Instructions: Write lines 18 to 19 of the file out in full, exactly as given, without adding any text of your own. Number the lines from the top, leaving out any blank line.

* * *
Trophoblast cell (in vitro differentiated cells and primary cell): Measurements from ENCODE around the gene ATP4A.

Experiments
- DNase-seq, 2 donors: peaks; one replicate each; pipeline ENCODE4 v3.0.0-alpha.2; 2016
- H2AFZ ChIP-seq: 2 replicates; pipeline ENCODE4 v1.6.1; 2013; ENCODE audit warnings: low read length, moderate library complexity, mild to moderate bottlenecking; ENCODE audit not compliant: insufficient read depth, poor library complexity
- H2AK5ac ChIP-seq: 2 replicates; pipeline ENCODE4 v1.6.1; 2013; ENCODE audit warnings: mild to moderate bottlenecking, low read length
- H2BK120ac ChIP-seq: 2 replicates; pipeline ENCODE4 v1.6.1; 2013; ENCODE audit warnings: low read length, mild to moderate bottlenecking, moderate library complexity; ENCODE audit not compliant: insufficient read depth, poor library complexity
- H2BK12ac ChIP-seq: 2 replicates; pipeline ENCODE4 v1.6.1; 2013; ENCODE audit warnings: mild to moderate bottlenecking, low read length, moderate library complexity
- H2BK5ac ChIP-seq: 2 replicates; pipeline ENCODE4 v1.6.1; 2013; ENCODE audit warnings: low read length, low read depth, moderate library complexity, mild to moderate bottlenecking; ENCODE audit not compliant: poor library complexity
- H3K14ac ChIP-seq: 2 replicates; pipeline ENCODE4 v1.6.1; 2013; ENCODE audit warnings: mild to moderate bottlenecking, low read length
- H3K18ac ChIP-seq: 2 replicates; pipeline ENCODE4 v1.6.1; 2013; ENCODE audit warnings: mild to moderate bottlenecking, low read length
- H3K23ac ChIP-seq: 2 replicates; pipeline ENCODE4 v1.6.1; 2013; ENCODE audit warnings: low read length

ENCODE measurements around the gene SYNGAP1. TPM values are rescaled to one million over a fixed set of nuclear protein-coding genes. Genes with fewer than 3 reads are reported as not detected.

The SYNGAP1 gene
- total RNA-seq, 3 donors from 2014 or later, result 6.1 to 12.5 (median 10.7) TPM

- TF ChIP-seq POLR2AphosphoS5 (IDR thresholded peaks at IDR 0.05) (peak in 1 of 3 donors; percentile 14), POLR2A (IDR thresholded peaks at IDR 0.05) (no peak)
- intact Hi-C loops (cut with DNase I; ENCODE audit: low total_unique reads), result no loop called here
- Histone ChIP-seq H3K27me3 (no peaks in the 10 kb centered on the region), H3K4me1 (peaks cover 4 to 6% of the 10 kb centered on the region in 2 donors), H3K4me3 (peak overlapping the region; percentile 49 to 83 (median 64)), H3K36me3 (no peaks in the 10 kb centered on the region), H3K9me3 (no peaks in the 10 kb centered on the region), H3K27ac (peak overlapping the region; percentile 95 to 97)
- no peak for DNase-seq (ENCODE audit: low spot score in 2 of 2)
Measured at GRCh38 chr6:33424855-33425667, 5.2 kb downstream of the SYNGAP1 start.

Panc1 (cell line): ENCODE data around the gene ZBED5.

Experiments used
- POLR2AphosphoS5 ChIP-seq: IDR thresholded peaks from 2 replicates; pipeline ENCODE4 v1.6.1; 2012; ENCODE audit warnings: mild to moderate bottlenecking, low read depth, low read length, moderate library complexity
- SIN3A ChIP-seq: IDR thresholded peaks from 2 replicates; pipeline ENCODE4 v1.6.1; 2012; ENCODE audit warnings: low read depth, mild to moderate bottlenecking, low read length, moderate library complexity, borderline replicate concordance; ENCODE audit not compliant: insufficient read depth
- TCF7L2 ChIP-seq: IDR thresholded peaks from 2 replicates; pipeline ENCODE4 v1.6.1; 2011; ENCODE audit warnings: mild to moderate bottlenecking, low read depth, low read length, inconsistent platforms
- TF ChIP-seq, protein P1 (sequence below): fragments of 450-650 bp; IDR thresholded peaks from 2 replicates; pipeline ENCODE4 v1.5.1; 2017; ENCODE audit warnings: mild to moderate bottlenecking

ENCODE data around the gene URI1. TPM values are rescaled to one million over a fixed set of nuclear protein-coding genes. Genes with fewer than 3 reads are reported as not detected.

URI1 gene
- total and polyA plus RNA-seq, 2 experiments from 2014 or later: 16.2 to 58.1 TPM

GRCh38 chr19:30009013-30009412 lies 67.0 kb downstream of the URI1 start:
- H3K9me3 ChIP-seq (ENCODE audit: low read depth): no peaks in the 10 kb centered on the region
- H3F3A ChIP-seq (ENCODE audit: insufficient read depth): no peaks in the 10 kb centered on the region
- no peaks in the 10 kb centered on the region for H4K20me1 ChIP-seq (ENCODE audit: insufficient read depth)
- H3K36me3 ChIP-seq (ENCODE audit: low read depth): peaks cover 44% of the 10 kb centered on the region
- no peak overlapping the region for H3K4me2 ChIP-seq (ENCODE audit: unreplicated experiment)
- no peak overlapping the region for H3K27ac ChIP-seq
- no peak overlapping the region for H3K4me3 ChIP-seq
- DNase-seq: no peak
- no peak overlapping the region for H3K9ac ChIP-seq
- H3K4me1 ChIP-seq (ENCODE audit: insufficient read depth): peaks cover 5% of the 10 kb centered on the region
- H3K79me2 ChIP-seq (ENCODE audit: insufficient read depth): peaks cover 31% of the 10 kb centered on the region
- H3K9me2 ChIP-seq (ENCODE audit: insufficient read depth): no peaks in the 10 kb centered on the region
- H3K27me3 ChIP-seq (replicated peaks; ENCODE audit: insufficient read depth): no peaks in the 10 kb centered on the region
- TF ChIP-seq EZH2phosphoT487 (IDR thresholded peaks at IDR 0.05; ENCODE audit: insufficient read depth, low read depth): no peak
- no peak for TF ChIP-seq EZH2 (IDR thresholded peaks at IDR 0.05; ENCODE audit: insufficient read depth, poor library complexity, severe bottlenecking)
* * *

- no peak for DNase-seq (ENCODE audit: low spot score in 2 of 2)
Measured at GRCh38 chr6:33424855-33425667, 5.2 kb downstream of the SYNGAP1 start.